I honestly don’t know why I wanted to have a baby so badly. Does anyone really know why they want those kinds of things? It was just a longing. A deep, uncontrollable desire. I felt like I was destined to be a mother and it was something I had always wanted.
“God, if I’m not meant to have a baby, please take away this desire!” I prayed. “It hurts too much. I don’t want to want this anymore.”
Things I learned from battling infertility for a year:
We take normal things for granted. Things like health and the ability to get pregnant right away are easily taken for granted. If you’ve never struggled with infertility, at least take a moment and be thankful. If you’re on the other side of it like I am, it’s important to look back with gratitude.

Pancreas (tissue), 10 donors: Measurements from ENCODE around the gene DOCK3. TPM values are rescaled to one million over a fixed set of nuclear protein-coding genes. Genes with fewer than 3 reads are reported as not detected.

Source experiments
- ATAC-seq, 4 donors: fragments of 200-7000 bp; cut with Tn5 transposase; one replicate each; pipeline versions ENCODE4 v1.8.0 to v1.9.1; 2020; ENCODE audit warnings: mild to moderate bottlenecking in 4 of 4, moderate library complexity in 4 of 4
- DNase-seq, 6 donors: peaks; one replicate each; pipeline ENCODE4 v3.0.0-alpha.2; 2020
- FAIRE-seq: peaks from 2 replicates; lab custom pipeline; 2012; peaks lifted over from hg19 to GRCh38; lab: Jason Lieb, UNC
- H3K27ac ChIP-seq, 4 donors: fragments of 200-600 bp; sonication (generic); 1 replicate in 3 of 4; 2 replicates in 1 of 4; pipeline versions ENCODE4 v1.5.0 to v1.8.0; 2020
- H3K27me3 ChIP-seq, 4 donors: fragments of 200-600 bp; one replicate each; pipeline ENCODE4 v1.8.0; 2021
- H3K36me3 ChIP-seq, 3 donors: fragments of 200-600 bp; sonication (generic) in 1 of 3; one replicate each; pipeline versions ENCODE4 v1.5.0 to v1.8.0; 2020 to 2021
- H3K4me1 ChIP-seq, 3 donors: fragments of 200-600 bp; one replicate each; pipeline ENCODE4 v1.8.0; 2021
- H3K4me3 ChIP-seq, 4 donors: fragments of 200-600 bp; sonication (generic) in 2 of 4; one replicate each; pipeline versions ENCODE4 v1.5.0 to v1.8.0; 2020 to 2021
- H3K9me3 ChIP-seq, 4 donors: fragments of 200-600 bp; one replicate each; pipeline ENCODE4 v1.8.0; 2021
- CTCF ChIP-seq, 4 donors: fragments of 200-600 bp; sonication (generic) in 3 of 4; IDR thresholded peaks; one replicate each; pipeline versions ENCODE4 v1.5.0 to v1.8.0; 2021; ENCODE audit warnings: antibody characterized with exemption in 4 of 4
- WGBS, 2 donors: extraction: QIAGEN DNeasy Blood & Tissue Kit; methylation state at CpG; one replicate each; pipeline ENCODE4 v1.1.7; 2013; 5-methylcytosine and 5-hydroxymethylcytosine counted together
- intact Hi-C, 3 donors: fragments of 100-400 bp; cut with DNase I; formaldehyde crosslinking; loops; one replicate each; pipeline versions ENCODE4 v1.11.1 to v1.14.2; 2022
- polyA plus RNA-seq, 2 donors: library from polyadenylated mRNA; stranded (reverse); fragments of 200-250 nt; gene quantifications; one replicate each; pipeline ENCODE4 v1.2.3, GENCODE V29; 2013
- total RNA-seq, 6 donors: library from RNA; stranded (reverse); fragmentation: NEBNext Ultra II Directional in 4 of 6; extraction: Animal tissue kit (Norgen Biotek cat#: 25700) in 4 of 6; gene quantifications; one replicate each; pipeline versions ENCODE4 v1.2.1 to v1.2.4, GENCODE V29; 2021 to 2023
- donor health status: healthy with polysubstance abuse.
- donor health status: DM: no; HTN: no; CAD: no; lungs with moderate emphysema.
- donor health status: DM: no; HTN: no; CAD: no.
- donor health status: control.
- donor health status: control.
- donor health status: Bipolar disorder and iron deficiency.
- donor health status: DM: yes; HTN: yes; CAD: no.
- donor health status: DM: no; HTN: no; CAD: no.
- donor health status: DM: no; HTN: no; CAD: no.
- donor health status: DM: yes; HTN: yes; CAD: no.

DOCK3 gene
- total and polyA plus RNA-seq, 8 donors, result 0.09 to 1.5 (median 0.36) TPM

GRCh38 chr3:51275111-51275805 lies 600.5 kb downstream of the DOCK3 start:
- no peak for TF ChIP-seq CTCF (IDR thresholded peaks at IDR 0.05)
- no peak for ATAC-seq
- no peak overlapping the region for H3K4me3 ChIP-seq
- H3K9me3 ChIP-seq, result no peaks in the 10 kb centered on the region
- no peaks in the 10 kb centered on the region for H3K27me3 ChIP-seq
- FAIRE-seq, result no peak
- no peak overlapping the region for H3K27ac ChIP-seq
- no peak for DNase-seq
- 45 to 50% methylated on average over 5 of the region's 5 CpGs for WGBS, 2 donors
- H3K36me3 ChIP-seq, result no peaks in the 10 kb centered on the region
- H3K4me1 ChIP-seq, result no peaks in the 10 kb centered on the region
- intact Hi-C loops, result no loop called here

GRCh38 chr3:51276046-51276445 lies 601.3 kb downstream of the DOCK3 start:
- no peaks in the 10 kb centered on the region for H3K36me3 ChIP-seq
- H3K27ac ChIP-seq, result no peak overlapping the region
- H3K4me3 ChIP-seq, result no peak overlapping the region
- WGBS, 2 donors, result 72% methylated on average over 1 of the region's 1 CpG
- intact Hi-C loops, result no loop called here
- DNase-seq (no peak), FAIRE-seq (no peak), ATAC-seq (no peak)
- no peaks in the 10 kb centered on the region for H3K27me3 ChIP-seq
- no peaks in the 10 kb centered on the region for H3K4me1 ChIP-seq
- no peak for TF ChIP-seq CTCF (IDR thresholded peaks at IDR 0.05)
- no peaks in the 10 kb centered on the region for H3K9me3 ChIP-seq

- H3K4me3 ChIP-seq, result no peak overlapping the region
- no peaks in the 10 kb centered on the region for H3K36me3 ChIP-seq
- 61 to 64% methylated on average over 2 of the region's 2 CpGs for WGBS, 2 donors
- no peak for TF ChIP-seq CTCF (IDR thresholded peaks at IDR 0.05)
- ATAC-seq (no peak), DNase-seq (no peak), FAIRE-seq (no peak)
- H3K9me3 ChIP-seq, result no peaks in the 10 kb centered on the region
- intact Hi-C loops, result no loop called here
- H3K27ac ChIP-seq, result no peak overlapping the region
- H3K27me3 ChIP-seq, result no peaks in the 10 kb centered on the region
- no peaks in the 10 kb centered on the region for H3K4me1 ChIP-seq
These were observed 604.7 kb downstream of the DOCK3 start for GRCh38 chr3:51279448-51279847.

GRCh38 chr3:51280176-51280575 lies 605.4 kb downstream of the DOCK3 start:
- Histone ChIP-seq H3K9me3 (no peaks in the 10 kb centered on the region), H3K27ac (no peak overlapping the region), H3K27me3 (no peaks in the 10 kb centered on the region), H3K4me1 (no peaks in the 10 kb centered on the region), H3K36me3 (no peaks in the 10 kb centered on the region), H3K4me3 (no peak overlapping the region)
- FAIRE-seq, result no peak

We’re not really in control. God’s timing is better than ours and sometimes his plan is different than ours. Yes, my doctor admitted that babies are a miracle. She can provide the care and she can deliver them, but a lot of it is out of our hands. This is both awesome and terrifying. I’m not a control freak, but I’m a planner. It’s hard to relinquish control, especially when I feel so strongly about what needs to happen. When things are completely uncontrollable, my only comfort is knowing that God controls the things I cannot. And on the bright side, I’m unable to mess up the things I can’t control. It’s all in his hands.